Surrounding the nabe fixin's

Thursday, April 25, 2013

Shared Train

There are many ways to re-acclimate to Japan so I thought I'd try one.  In the name of getting gifts and getting out of the apartment I chose to go to Shinsaibashi, Osaka's shopping district graced with women made giant by their colossal heels and hair.

To get there I had to take the densha which was filled with Japanese people as often happens in Japan.  Do groups of Japanese children exist without hats?  My personal guess is no, and today they wore yellow, with slightly different styles between the girls and boys.  I watched them take special care of one of their friends who appeared to have Down's Syndrome, holding her hand to step on and off the train, opening the window blind so she could look out the window.  And then I stared out the window with her gaze, watching the closely packed houses, the blue sky, the electrical wires and cars waiting for the passing train.  All the languages were foreign.

Wednesday, April 24, 2013

Shift of Weight

Back in Japan, the trees outside my balcony are covered in budding leaves, no longer heavenly white clouds of blossoms.  Walking to the grocery today I noticed the bushes full of large dark pink and purple flowers.  One flower to another.  I think there is always another flower opening in Japan.  I think this might also be true of California.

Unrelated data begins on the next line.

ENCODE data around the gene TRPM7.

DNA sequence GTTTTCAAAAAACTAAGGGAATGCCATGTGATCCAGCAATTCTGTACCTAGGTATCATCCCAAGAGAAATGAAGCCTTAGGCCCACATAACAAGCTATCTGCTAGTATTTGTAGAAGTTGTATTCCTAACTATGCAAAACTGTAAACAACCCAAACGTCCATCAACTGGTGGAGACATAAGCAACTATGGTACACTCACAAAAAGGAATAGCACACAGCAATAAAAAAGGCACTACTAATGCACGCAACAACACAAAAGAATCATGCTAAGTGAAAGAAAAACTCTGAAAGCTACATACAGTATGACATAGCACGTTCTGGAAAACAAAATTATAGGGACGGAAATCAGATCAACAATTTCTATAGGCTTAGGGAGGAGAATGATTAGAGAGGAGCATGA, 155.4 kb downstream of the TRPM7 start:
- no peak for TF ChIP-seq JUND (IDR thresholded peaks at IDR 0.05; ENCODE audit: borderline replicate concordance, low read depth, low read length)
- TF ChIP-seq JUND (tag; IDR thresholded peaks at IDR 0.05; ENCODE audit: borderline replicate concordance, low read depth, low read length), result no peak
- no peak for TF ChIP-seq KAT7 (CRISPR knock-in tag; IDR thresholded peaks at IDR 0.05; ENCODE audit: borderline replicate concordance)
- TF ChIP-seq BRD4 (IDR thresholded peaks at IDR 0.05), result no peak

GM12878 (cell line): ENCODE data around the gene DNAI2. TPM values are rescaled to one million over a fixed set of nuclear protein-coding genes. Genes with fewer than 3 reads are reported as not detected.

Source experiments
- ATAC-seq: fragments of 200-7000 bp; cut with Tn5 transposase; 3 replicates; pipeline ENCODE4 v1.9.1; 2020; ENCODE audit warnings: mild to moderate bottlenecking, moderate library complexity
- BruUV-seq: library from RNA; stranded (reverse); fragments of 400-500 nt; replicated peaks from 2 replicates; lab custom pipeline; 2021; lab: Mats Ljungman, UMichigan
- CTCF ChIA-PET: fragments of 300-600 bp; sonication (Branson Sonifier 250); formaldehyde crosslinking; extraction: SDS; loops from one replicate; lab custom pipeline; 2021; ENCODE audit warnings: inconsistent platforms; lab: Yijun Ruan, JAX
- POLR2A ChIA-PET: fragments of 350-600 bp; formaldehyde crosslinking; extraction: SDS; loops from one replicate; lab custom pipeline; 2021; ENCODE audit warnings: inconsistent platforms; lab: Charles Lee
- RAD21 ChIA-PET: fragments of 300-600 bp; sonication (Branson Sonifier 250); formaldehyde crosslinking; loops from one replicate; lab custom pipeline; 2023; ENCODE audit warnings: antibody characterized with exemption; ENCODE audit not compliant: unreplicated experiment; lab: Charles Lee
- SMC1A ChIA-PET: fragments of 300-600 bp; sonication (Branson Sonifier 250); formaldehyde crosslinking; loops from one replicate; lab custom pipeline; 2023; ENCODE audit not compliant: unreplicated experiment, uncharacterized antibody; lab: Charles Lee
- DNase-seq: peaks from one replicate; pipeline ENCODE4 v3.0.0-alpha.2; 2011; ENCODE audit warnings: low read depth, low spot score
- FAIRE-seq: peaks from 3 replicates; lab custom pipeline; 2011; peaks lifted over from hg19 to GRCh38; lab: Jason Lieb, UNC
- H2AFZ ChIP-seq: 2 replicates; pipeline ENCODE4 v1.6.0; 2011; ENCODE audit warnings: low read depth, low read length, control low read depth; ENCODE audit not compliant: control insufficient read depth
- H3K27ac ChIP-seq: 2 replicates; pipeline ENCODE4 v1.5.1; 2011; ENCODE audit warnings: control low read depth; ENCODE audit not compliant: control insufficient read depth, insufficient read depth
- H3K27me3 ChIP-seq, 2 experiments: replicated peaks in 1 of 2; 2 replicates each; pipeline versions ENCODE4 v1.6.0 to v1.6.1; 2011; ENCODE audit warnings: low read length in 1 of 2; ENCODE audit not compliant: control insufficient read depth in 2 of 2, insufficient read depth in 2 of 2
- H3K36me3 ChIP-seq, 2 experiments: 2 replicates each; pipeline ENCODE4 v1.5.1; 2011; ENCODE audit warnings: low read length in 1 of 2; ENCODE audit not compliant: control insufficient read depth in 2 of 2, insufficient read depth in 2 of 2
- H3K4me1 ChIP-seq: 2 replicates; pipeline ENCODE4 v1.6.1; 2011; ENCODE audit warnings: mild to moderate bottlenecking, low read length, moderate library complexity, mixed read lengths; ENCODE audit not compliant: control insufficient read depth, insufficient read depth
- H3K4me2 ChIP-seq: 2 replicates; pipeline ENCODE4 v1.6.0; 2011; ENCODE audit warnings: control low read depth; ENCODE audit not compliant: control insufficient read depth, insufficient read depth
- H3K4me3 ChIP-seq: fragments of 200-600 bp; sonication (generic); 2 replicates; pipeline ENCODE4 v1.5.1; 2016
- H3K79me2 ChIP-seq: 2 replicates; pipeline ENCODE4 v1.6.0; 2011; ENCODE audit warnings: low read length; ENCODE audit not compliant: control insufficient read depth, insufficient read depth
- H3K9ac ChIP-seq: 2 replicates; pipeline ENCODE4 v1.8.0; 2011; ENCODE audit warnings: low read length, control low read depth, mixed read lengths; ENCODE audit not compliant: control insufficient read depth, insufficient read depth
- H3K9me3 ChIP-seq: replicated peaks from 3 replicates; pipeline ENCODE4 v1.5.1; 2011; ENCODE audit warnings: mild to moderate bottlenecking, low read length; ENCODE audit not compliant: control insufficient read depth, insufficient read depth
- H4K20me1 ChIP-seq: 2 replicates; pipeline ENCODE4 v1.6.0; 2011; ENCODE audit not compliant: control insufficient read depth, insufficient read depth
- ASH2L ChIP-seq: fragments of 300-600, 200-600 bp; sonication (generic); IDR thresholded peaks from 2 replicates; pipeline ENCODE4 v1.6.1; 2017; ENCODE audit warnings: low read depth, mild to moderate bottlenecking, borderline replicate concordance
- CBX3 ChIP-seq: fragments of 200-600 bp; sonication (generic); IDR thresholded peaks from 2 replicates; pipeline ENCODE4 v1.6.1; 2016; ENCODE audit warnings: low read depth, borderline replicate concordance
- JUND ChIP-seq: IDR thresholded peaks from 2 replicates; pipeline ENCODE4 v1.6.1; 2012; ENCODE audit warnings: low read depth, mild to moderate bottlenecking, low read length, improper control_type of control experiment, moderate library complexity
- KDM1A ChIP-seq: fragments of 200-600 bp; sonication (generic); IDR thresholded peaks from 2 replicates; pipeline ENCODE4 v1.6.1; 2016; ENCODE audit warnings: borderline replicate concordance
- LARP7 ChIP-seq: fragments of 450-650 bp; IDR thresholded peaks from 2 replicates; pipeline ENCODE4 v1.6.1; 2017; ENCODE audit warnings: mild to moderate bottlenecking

What is a transition?  The change from one time zone to another, from today to tomorrow, shifting landscapes of flowers, American squirrels become Japanese stray cats, communication transforms into guessing, daily assumption becomes unquenchable curiosity.  How many steps between the transition from one place to another?  How many ways can one divide the time and space?

And where is the center of gravity?  It is said that should a bench dissolve under an aikido master, he would not fall.  He does not give himself entirely to it.  But I wonder if he does.  There is time between one state and another, they do not exist at once.  Might transition be the state of being in two places at once?  Of bench and no bench?   Does the aikido master see a transition?

One foot to another, shifts of weight.  An act of living.

Tuesday, April 23, 2013

Where am I?

This morning I had gentle prodding of the transition to come as I enjoyed my first American hotel buffet in a long while.  Around me were Japanese visitors, and in addition to the expected eggs, sausage, bananas and cereal on the counter, there was a cooker filled with steamed rice.  I keep asking myself where I am.